The guide will then take you for a walk beside a small lake and along a trail. Although the “wellness walk” itself might be short and not-so-special, the guide makes it a fun and interactive experience by encouraging participants to do squats or jumps in teams or by themselves as part of a game. The point of this game is to use the muscles you don’t normally use every day to realize the importance of regular exercise.
At the end of the walk you can take part in a mediation session on a hill overlooking the village. You can sit and cool down after working up a sweat on the trail. Some treats from Jeju, warm tea or cold juice, are also served. There is a swing attached to a branch of a large tree for whoever wants to take a try.
After exercising and meditating you can enjoy a healthy lunch made with locally grown ingredients.
Full-day or two-day programs are available, besides a four-hour session that is 40,000 won per person. The two-day program includes planting vegetables and horseback riding.
For more information, call (010) 8703-2478 or (010) 9194-9582.
As Jeju is a volcanic island, rice fields that are common throughout mainland Korea are rarely seen.
However, there is one place where rice is grown on Jeju — Hanon Crater. The crater used to be a lake, but about 500 hundred years ago people saw a chance to grow rice. You can enjoy an overall view of the fields from the top of the crater before taking the stairs down.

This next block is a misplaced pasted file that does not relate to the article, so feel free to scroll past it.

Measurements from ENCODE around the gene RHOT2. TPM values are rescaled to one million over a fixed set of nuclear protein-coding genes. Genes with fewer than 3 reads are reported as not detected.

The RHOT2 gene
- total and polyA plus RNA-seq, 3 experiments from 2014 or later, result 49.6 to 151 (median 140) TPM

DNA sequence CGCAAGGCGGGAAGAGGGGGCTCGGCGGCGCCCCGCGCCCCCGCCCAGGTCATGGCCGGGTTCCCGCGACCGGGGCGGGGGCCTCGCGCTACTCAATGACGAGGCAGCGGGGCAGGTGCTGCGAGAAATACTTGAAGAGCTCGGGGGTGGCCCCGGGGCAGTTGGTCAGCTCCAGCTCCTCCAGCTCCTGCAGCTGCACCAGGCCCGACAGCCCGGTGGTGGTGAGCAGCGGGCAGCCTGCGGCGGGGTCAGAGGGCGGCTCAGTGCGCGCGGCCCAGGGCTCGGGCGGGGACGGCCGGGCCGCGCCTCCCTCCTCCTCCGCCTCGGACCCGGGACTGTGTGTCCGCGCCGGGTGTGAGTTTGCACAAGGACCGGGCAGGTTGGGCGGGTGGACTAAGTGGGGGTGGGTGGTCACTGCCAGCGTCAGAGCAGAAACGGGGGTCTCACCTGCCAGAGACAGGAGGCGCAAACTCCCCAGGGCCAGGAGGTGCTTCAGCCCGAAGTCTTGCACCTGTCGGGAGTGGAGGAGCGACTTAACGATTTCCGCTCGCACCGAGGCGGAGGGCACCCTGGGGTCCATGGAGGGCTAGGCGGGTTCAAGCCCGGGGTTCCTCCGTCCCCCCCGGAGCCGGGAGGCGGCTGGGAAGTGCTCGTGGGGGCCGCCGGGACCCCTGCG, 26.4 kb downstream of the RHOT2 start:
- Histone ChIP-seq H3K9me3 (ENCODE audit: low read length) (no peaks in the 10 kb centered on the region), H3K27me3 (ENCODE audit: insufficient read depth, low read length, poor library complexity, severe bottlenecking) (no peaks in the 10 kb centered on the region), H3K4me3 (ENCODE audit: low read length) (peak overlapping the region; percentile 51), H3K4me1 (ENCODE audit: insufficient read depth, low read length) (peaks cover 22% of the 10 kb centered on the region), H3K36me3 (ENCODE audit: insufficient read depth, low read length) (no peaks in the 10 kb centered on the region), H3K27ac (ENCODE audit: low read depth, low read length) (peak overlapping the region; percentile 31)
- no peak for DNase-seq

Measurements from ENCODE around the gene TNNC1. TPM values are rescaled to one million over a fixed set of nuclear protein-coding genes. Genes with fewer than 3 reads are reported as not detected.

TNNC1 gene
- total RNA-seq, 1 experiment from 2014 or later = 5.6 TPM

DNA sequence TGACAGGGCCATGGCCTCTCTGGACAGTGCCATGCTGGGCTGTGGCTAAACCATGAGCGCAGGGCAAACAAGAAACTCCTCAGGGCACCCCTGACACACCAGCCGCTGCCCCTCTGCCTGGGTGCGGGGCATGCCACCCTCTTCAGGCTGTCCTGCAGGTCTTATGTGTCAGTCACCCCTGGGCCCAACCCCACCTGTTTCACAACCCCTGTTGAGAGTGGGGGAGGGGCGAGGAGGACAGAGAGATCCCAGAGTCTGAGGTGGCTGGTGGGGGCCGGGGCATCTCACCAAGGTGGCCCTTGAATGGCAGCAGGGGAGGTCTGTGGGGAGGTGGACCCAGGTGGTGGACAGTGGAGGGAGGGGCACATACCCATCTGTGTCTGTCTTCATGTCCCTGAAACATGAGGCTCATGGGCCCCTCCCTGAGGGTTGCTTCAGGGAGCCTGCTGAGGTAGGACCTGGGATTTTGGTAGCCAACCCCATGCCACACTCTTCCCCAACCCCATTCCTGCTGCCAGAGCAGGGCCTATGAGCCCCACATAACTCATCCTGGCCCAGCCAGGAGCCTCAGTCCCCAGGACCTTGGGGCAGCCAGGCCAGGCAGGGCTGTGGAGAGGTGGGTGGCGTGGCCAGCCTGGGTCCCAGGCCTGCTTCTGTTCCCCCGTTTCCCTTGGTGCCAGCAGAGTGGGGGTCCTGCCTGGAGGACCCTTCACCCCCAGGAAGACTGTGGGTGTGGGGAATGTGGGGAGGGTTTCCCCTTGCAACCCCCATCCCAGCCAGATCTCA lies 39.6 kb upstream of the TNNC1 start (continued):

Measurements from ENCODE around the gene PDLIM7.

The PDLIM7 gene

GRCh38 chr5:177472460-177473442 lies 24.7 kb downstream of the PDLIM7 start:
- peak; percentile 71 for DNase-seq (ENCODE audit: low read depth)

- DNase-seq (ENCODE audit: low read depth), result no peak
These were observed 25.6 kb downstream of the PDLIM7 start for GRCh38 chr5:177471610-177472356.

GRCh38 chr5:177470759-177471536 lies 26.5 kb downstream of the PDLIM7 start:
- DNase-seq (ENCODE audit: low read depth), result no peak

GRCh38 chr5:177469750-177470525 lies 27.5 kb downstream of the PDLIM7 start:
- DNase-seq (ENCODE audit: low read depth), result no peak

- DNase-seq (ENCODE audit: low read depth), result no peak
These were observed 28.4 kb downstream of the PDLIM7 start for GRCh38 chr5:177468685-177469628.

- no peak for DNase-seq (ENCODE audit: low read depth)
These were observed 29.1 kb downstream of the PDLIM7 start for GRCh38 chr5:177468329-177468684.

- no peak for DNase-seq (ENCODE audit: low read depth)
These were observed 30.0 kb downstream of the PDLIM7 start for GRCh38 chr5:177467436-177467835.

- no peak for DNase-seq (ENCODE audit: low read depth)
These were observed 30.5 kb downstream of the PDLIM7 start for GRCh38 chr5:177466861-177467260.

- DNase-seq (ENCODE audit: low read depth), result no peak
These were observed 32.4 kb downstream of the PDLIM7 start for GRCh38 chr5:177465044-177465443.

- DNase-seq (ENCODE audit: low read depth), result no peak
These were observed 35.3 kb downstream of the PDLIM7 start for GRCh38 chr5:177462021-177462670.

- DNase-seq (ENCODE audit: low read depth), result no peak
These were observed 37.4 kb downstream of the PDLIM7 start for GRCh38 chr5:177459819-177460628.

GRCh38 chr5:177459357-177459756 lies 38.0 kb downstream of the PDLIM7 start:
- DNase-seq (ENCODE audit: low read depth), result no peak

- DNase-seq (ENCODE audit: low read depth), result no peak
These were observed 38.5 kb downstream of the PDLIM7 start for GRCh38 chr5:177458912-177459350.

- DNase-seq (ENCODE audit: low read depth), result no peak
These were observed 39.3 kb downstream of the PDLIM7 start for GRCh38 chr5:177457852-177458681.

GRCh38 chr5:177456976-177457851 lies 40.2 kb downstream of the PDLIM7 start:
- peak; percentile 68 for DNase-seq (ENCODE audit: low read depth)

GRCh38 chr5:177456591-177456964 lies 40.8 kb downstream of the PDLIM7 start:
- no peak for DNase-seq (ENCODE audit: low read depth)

Rice grown here isn’t sticky enough for the general taste of Koreans, so it is not used as part of a meal. Instead, this rice is sent to make Jeju’s local alcoholic beverages like makgeolli and soju.
There is a visitor’s center for those wanting to get more historic and environmental information about the crater. Call (064) 733-2912 for more.
If you're looking for a more extreme activity then look no further than Jerazin Jeju Camp, which is one of the few places that offers off-road experiences on Jeju Island. Taking the less traveled roads definitely makes you feel like you are an explorer and the bumpy roads offer quite the ride.
The camp owner is preparing to install 360-degree recording devices so those who want a memento of their experience can purchase a video of the adventure.
You will be assigned with a trained driver and have to be at least 120 centimeters tall to take part. It costs 39,000 won per person.
After a bumpy ride, you can relax and regain your composure by a tranquil pond. If you are lucky, you can spot some horses lounging. The driver is also happy to act as your personal photographer.
For more information, go to www.jejuoffroad.kr or call (070) 8880-3900.
No trip is complete without some tasty treats. Head down to Seogwipo Maeil Olle Market for a roll of gimbap filled with grilled mackerel pike. On either end, the head and tail of the fish peek out. There is nothing else in the roll, but the salty, greasy feel with warm rice wrapped in laver. Other treats, from raw seafood to local citrus, are all available at the market to fill up after a day of adventure.
BY LEE SUN-MIN [firstname.lastname@example.org]